ISSN (Print) - 0012-9976 | ISSN (Online) - 2349-8846

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India's Denial, Kashmir's Defiance

Burhan Wani and Beyond

The anger of the Kashmiri people in the face of the Indian establishment's endeavour to smother their legitimate political aspirations is understandable. Since 2008, attempts by civilians to organise themselves peacefully against their oppression or even for their day-to-day needs, including water, electricity and jobs, have been met with brute force, even murders. Post 2010, Kashmir has moved in circles from periods of unrest to calm and then back to unrest. Burhan Wani's death was just a small spark that was needed to break the pretence of normalcy thrust on its people. The government should realise that the stone pelters on the streets are neither Pakistanis nor paid agents. Kashmir, today, needs an open-minded political intervention that is unconditional.

Kashmir Valley is under siege, turned into a prison inside out since 8 July when unrest erupted after the death of Hizb-ul-Mujahideen Commander Burhan Wani. A local from Tral, Wani was laid to rest amidst a huge gathering of anywhere between an estimated one to three lakh people attending his funeral and giving him a hero’s farewell. While Burhan Wani was being buried amidst the eerie calm and conspicuous absence of security men and police on the streets of this obscure town of Tral, the rest of the valley was tearing into chaos—protestors pouring out into the streets, some marching peacefully, while others went on a rampage, attacking police stations and security camps with stones or whatever they could lay their hands on. The security personnel and police were quick in jumping to the occasion with lethal weapons and vengeance as if a war had been waged—no distinction made between peaceful protestors and the ones with stones in hand. The tone of this war was set in the first three days with 30 civilians shot dead during street protests. Ever since, the number has risen to 46 (as on 21 July) and over 2,200 have been injured with severe bullet or pellet injuries—a vast chunk of them physically impaired, and more than 130 blinded partially or fully.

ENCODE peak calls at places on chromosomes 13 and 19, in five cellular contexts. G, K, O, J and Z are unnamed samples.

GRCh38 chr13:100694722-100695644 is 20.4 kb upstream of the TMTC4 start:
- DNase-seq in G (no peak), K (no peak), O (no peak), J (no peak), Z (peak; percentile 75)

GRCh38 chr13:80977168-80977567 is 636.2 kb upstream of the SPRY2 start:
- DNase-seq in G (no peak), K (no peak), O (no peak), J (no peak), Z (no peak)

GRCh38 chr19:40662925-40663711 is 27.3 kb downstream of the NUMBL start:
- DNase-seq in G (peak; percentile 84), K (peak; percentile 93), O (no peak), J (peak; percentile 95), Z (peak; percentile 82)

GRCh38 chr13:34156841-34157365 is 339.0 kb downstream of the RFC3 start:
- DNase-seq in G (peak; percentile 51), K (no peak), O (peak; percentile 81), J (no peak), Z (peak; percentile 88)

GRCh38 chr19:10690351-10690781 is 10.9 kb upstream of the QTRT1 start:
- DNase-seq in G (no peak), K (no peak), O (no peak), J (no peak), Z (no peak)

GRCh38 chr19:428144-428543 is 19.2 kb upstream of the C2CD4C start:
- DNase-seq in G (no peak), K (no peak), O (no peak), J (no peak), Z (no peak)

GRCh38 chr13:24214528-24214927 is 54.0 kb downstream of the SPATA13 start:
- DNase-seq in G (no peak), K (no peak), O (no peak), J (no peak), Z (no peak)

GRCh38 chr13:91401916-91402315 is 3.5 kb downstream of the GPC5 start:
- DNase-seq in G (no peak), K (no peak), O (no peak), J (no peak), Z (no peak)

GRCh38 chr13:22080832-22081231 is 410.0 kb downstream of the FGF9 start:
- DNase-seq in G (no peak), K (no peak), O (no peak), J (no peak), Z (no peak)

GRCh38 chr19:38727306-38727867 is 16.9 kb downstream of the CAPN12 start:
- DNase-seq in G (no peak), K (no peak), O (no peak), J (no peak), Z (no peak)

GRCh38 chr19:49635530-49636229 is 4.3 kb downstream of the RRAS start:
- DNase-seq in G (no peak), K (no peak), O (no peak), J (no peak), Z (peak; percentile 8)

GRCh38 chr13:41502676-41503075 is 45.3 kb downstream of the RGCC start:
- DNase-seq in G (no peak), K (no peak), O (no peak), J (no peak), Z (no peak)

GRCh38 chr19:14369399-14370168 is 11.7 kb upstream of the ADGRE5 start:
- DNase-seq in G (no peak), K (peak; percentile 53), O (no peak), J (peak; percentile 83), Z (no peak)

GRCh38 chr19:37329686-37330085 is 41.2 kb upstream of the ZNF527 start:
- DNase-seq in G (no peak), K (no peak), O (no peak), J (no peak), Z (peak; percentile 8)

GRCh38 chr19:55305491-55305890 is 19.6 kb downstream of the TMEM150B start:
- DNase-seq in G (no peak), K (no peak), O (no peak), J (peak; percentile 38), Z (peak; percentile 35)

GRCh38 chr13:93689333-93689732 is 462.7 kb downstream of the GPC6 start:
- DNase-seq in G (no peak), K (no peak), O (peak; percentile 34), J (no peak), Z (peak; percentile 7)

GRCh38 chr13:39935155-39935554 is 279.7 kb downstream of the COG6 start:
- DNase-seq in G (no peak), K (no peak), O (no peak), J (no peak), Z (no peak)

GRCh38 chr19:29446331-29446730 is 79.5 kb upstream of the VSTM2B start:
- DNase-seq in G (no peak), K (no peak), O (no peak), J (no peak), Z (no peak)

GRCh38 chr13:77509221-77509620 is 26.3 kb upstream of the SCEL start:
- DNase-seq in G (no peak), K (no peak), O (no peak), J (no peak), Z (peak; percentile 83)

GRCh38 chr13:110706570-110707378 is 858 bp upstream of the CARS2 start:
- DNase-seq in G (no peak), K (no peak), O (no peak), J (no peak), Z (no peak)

How does this vicious cycle of violence and death, triggered by the death of Burhan Wani (who joined the ranks of militants six years ago), make its trajectory in Kashmir? What is it that made him so significant and powerful for the masses? Was he such a threat to security that it had become so crucial to kill him? Were the government and its security apparatus aware of the repercussions his death would evoke? There are media ­reports to suggest that the pros and cons were being weighed by security agencies and the opinion remained divided. Peoples Democratic Party (PDP) parliamentarian Muzaffar Baig has also thrown his weight behind the argument, maintaining that Chief Minister Mehbooba Mufti had not endorsed the killing. Such reports, if true, are a shocking indictment of the security grid and of the patronising political and official hierarchy, showing that the possibility of militants being killed or arrested depends on the whims of some, not on the need of the situation. This reveals the ugly nature of militarisation with the impunity to kill people, militants or civilians, in custody. Burhan Wani may have similarly been shot dead in, what is proudly being claimed by some army officers, a three to four minute encounter? The details may have made no difference to the present situation.

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